The move by Allianz S.E. to put $2.5 billion into Hartford Financial Services Group Inc. is simply an investment, not a prelude to a takeover, a top Hartford executive says.

Tom Marr, president of Hartford, Hartford, emphasized the limited nature of the arrangement today during a telephone interview.

“Allianz’s capital injection is an investment,” Marra said. “They will have no board seats, no management oversight. They are an investor.”

Hartford decided to make the deal because it believes demonstrating superior capital strength is important during a period of market turmoil, Marra said.

Hartford had $1 billion more in capital than it needed to maintain its ratings even before it received the capital injection, but it decided that, “in this kind of environment, it is critical that you take this opportunity to remain one of the strongest,” Marra said. “This will help us weather the volatility of market, even if it gets worse.”

Joshua Shanker, a securities analyst at Citi Global Markets, wrote this morning that, “given the size of Hartford’s in-force book combined with the slowdown in its recent business production, we have viewed it as ripe [for] acquisition.”

Marra says Allianz invested in Hartford because it has great confidence in Hartford and in Hartford’s managers.

“They are investing on an attractive basis in a brand like the Hartford,” Marra said. “Obviously, we view this as allowing us to continue to operate autonomously in the market.”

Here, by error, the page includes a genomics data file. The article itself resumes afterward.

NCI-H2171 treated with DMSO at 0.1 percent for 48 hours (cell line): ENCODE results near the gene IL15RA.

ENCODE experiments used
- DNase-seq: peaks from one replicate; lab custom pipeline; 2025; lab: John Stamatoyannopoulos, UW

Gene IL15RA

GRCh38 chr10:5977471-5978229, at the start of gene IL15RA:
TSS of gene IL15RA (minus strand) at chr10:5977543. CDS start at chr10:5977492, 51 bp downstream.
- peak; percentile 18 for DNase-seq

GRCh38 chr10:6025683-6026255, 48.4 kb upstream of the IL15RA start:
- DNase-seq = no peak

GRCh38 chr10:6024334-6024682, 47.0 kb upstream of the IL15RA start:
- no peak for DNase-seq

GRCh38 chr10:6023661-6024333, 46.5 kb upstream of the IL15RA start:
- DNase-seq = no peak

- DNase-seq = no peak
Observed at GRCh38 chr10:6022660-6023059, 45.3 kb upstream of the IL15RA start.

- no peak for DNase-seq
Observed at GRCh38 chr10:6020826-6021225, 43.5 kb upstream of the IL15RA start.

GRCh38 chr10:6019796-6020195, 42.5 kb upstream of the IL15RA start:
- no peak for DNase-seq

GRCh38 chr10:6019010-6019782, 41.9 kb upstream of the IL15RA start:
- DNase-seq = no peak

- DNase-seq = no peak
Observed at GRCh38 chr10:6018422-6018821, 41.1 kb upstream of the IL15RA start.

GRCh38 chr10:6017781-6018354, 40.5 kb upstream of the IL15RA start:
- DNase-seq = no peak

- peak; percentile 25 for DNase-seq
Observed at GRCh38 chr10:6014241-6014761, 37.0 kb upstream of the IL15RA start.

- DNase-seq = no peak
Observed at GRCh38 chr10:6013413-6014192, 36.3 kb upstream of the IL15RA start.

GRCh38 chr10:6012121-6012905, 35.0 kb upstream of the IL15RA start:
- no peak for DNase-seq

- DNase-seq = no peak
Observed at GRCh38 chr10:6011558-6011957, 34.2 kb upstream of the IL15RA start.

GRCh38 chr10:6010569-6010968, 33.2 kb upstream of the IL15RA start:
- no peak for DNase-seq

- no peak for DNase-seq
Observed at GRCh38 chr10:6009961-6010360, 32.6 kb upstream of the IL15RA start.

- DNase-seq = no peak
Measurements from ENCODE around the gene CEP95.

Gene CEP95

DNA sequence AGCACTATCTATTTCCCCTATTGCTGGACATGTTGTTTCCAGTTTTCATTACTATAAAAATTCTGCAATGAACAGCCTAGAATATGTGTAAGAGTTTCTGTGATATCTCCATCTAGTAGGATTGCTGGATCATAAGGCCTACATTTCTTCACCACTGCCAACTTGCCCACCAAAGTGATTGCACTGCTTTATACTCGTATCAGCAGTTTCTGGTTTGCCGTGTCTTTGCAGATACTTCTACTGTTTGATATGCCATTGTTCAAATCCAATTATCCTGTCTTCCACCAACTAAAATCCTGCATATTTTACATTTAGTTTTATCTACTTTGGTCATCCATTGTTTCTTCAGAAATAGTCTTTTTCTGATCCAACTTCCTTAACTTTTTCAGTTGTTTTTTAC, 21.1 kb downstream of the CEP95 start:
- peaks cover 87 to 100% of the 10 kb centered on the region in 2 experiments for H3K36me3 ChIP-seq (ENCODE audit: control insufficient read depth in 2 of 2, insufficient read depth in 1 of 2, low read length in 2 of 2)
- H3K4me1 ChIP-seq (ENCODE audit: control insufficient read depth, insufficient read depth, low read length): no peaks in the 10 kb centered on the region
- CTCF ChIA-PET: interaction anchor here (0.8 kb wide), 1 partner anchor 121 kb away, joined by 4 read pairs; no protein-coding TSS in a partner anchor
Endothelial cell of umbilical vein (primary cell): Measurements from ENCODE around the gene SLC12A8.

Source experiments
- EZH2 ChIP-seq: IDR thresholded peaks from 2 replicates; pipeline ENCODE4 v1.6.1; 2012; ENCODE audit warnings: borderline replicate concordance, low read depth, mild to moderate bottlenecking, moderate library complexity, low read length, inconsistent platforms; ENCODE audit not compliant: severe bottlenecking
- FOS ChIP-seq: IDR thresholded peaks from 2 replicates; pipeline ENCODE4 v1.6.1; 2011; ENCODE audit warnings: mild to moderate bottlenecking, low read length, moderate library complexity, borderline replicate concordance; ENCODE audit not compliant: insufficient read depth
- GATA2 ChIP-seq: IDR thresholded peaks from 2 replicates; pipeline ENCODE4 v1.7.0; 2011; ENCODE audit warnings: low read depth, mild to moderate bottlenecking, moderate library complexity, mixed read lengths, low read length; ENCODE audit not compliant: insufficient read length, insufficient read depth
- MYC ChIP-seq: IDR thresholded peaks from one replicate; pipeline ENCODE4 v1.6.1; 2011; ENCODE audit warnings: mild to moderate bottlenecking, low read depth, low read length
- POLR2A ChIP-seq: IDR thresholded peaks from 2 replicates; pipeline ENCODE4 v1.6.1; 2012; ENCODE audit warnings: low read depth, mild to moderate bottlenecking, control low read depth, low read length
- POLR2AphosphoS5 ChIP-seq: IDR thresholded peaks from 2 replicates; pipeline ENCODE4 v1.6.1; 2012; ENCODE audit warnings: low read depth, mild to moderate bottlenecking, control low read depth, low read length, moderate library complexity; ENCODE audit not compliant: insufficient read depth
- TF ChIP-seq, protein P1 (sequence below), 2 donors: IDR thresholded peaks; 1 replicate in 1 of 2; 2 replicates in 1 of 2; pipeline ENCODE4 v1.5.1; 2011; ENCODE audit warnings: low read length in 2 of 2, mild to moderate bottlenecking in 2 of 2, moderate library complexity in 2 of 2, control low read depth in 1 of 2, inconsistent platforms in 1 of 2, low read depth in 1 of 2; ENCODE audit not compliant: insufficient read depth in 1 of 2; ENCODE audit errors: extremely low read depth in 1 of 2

There are “standstill” provisions in the deal contract that limit Allianz’s “ability to take additional steps,” Marra said.

Marra said buyers now seem to prefer insurers with deeper pockets.

“I think there is definitely an interest, particularly in larger commercial lines, for capital strength and trustworthiness, stability in the brand, in the insurer they are doing business with,” he said.

For Hartford, the added capital provided by the Allianz investment “represents a great opportunity to drive in the marketplace,” Marra said.

Hartford is a strong supporter of legislation giving insurers the option to choose between state and federal regulation.

The current market volatility should help Hartford promote the optional federal charter concept, Marra said.

“Having 50 state regulators is unwieldy and unnecessary,” Marra said. “Consumers will benefit under the less costly optional federal oversight system.”